Inventors Find Inspiration in Global Pandemic
Ezedin Kamil, an 18-year-old Ethiopian student from rural Welkite, has a mind full of ideas and the skills to turn them into reality.
He has produced about 30 inventions, and just under half of them have been patented by Save Ideas, a nonprofit working in Ethiopia and Nigeria to help creators protect their intellectual property. Kamil has invented an alarm to warn people when they are about to touch their face, a chief way COVID-19 is spread. He also has designed smartphone apps and other technology.
Kamil’s most successful invention to date is a no-touch soap dispenser with an electronic sensor that also has a foot pedal so it can work during power failures. So far, the local university and hospitals have produced 50 of Kamil’s dispensers for public use.
“A majority of Africa’s problems require mostly African solutions or solutions designed with Africans in mind,” Wale Adeosun, CEO of Nigeria-based Wellvis company, an online health information platform, told the World Economic Forum. Adeosun’s company created a COVID-19 Triage Tool. The free online tool helps users self-assess their virus risk category based on symptoms and exposure history.
Using 3D printers, smartphone apps, and even needle and thread, Kamil and other like-minded inventors across the continent have created homegrown solutions to the problems caused by the spread of COVID-19.
- In Morocco, Droneway Maroc uses drones to disinfect public spaces throughout the country.
- In Senegal, students at Dakar’s Ecole Superieure Polytechnique developed “Dr. Car,” a small robot that can measure patients’ blood pressure and temperature remotely.
- In Zimbabwe, Quickfresh connects shoppers online with food vendors as they avoid open-air markets.
In Benin, Sémé-City is a government-funded hub to support innovators and startups.
“People come to Sémé-City seeking potential colleagues, training and backing,” Sémé-City director Claude Borna told AFP. “Young people are often full of ideas but lack the framework and the backup.”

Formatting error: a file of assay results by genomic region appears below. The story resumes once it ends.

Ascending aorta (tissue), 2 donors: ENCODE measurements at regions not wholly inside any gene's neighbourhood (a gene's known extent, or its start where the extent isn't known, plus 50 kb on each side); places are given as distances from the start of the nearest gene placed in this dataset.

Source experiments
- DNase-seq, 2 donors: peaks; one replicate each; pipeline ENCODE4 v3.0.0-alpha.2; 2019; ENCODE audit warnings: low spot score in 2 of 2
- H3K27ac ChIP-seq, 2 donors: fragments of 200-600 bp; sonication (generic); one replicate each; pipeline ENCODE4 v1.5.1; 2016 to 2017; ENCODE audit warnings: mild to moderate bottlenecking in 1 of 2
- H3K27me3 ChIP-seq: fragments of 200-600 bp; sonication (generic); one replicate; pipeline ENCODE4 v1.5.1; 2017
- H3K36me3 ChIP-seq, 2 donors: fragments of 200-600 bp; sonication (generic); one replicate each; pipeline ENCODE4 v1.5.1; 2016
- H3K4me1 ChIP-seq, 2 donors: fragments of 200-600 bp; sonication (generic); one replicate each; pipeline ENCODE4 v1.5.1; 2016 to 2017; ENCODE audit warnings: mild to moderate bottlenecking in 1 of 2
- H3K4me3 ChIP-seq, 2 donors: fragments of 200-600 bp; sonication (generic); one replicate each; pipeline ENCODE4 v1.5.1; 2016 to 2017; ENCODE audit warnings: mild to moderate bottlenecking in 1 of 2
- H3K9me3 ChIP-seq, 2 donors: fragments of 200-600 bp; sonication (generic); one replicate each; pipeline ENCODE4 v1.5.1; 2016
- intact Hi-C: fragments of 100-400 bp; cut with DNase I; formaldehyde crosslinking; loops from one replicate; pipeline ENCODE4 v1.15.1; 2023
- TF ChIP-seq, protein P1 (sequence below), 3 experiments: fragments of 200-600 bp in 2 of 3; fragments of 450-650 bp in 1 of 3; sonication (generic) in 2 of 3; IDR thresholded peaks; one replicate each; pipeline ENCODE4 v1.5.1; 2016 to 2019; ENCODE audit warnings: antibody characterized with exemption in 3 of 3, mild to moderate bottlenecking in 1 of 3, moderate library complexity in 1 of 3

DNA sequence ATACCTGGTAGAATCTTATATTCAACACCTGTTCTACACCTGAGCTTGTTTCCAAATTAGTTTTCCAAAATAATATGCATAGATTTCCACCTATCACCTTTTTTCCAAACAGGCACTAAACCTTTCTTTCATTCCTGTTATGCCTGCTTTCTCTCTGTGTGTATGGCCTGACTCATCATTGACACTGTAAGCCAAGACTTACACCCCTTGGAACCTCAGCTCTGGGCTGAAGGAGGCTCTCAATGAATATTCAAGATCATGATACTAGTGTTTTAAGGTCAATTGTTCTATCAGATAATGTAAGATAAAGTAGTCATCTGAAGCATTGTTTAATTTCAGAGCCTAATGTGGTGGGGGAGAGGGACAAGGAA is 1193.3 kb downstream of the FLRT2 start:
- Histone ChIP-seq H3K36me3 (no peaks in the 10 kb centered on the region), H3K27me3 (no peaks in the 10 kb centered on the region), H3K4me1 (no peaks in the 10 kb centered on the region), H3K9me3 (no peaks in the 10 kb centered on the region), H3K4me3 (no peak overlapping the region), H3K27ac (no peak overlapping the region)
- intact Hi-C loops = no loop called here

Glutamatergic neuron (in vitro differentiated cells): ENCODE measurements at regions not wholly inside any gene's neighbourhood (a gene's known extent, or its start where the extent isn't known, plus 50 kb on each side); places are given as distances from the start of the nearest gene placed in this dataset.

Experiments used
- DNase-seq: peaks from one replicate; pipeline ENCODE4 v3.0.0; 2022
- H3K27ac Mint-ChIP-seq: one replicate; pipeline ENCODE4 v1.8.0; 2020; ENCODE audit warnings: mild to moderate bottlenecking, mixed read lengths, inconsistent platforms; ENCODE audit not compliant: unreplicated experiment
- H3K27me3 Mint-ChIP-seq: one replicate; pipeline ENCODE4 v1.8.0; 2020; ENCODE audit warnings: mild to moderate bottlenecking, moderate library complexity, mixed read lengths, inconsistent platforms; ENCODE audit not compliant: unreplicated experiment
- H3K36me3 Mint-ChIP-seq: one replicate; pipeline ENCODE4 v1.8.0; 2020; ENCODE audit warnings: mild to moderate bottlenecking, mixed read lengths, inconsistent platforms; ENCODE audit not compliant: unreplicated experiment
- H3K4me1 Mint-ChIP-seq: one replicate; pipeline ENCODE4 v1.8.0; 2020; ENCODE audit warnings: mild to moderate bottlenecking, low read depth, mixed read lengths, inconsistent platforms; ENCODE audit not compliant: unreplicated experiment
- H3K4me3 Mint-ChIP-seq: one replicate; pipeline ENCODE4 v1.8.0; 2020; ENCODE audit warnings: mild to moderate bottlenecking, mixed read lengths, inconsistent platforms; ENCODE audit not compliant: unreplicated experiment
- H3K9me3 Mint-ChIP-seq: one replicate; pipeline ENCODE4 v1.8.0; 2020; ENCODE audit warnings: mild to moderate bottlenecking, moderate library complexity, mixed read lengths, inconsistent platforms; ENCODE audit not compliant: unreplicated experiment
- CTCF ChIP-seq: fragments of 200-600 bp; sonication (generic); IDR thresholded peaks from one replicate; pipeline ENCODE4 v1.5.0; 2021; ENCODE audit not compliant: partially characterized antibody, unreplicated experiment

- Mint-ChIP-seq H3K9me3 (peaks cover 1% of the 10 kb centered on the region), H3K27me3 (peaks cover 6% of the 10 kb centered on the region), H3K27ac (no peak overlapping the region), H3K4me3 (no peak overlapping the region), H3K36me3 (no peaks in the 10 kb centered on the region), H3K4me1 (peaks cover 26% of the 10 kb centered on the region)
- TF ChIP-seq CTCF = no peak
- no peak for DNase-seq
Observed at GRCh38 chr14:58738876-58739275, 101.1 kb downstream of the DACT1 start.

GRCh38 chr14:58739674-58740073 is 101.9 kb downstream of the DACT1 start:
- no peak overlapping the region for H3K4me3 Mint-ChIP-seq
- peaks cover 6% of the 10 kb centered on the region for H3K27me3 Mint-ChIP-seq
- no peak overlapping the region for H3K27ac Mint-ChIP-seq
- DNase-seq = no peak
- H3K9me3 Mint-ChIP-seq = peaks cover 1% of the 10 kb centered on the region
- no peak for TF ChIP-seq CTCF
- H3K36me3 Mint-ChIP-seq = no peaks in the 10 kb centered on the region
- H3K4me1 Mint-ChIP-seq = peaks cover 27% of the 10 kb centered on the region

With smartphones widespread across Africa, apps have become key ways for creators to put their ideas into action. In Kenya, increasingly popular digital currency in place of paper money has helped reduce the spread of the virus in markets. Botswana’s B’SAFE app is one of several developed across the continent to trace people exposed to COVID-19. B’SAFE creates individual and business QR codes, or barcodes, to trace COVID-19 exposure and alert other app users. QR codes also are at the heart of South Africa’s Cov-ID app that tracks the movements of users.
Ibrahima Gueye, associate professor at École Polytechnique de Thiès, said the scope of the pandemic has energized and brought focus on the inventive spirit of Africans.
“It was certainly a catalyst, but above all it helped to shed light on this work,” Gueye told ADF. “The dimension of the pandemic has made it arouse interest everywhere, and any useful work in any way to fight against COVID-19 is highlighted.”
In many ways, Africa benefits from having a young population, Gueye said.
“Indeed, the energy and ‘recklessness’ of young people mean that they do not set limits, and above all they do not have certain received ideas or complexes,” Gueye said. “Young people are well connected to the rest of the world via the web. They have access to great free documentation, they are active in maker spaces and other similar places. In addition, they have time for some and want to prove that they are capable.”
In Ethiopia, Kamil is an example of Africa’s inventive youth in action. When he learned Ethiopia had just a few hundred ventilators to treat COVID-19 patients, he set about building his own. He found designs online and developed a design controlled by a cellphone.
“When I heard about the global shortage and the high price of ventilators, I thought about building them myself,” Ezedin told Deutsche Welle. “Ethiopia used to import those machines, but I didn’t think foreign countries would help us at this time.”
The future, Gueye said, depends on African leaders taking advantage of the innovations and creativity of their own populations.
“This boom is one of the turns that should not be missed,” Gueye said. “It must be made to last and increase tenfold. This would allow Africa to finally produce and resolve some of its problems endogenously, but above all generate income and create jobs.”